Essentially what we do is take hydrogen-rich materials and combine them with a polymer to make a plastic-like material that we can extrude or press into pellets or rods.

Is Hydrogen The Key To Clean Fuel?

Stephen Bennington | Cella Energy


Tell us about how the idea of Cella's technology came to be.

I had been working as an academic at University College London and at the Rutherford Labs looking into how nanotechnology can improve existing hydrogen storage materials. Two materials, ammonia borane and alane, had been worked upon for ages, but they were unsuitable for practical use and distribution. Through our experimentation, we found a way to combine ammonia borane with a particular polymer that resulted in a plastic-like material to make a lightweight and stable hydrogen storage material. When heated to temperatures above 100 degrees Celsius, the material is able kick out hydrogen to be used as fuel. When exposed to air, the technology remains stable. We eventually spun out and formed Cella Energy in 2011. 

Is there a gap in the market that the technology helps to fill?

Currently, hydrogen production methods often require more energy than the fuel can ultimately produce. Hydrogen’s gaseous state is also a problem, as it has to be compressed at high pressures or liquefied at cryogenic temperatures for storage, transportation and use in consumer products. 
Our technology helps mitigate these issues because it does not require any high pressure or cryogenic temperatures. The plastic-like solid that holds the hydrogen can be safely pressed and shaped into any form and is stable at room temperature. Each gram of the material produces approximately one liter of hydrogen gas, giving it a very high specific energy (energy per unit weight) and making it ideal in mobile or portable applications, such as in Unmanned Aerial Vehicles (UAVs), where weight is crucial. 

How is Cella's form of hydrogen energy different from others?

Our technology is unique in that we’ve found a way to package hydrogen as a solid. However, if you form it into a large number of small pellets, it is possible to store and pump it like a fluid that helps position it as a powerful green fuel. 

Please describe how Solid Hydrogen is manufactured?

Essentially what we do is take hydrogen-rich materials and combine them with a polymer to make a plastic-like material that we can extrude or press into pellets or rods.

Can you describe the environmental benefit of Cella's hydrogen?

If the hydrogen is used in a device called a fuel cell to create electricity, then the only emission is water vapor, making it a practical green fuel for all sorts of applications. Once it has been heated and the hydrogen used, the material can be regenerated chemically and used again making it a potential replacement for fossil fuels contributing to an overall curtailment of greenhouse gases.   

What are some applications in which Cella's technology can be used?

One of the first uses will be as a replacement for batteries in applications that need lightweight power. Currently, we have signed a deal with Israel Aerospace Industries (IAI) to develop a hydrogen fuel cell power system for their BirdEye Mini UAV. We eventually plan to expand upon this partnership by providing hydrogen-based power supplies for small surveillance drones involved in military, agricultural and other commercial missions. We have also partnered with French aerospace company, Safran, to adapt Cella’s hydrogen power supplies for use onboard aircraft to power galley and auxiliary power units.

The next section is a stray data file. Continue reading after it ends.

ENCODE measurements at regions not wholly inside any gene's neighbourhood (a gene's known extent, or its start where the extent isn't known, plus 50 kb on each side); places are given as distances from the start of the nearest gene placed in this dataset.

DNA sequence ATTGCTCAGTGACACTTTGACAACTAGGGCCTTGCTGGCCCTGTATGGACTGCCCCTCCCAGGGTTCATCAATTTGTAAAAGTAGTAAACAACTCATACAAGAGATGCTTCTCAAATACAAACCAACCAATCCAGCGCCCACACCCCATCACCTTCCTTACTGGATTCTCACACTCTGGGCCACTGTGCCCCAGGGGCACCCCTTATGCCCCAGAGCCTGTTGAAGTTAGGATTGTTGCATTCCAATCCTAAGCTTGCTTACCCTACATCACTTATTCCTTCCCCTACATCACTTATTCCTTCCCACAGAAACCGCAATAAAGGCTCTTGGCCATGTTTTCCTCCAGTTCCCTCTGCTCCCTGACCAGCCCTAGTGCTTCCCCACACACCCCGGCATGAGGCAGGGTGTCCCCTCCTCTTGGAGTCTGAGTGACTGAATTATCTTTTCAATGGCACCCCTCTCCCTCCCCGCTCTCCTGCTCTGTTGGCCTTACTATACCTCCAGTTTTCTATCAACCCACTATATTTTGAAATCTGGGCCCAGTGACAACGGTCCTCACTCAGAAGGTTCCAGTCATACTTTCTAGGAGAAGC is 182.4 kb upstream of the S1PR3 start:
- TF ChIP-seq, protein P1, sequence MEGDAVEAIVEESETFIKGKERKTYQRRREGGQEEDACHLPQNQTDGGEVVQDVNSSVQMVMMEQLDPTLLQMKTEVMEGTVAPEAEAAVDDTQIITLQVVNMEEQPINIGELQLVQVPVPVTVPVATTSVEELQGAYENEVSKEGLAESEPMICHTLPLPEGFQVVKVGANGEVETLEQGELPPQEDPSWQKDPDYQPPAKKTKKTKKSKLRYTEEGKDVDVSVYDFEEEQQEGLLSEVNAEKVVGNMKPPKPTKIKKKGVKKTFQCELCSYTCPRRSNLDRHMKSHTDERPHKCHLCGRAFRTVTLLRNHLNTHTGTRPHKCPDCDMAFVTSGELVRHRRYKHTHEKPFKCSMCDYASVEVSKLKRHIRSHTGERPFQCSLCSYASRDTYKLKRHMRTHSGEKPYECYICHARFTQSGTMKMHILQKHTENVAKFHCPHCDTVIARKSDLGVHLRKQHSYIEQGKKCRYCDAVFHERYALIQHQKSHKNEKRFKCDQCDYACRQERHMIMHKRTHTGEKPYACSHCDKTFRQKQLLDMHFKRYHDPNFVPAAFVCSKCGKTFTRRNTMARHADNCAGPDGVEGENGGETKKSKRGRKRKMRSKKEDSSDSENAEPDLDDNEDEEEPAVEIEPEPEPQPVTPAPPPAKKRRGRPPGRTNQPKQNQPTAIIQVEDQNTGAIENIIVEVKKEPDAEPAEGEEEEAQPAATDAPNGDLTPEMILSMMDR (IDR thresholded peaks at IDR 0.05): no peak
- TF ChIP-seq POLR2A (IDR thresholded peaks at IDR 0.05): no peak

There is also the potential to enter the automotive sector with our hydrogen. We are currently working on range extenders for electric vehicles and researching co-combustion with diesel engines at University College London. Our research indicates our hydrogen energy can reduce the number of particles by a factor of 1,000, maybe even 10,000. The clean air legislations from the EU are switching to focus on total particle count, so it could be important for us to have a solution for the issue.

Is the technology ready for production?

We’re working with our partners to prepare our technology for manufacturing. Within each market, we have feasibility studies and testing going on to adapt our technology to our partners’ needs. Once that is completed successfully, we will begin production.  

What are some future plans for Cella and the technology?

Hydrogen is a very versatile and clean energy source.  We’ve succeeded in developing a safe, stable and high performance form with many applications. In the future we’d like to create a pellet system to fuel cars. We are also working on man-portable energy applications which will be used by the military, in disaster relief and ultimately in consumer products. We envision the technology as a competitor with both batteries and compressed hydrogen gas. 
About Stephen Bennington, Executive Director of Cella Energy
Professor Bennington an Executive Director and also the Managing Director at Cella Energy. Stephen is in charge of the corporate strategy and development. Previously, Stephen was head of a world-class scientific team from the STFC’s Rutherford Appleton Laboratory and the London Centre for Nanotechnology at UCL. He was group Leader for five of the spectrometers at the ISIS pulsed neutron source, a large accelerator based facility that is used to study the atomic structure and bonding of materials ranging from engineering steels through to bio-molecules. Stephen has published over 190 peer-reviewed papers and technical reports. Stephen graduated from Birmingham University in the UK, where he was awarded a PhD in Physics for studying the quantum mechanics of hydrogen in metals.

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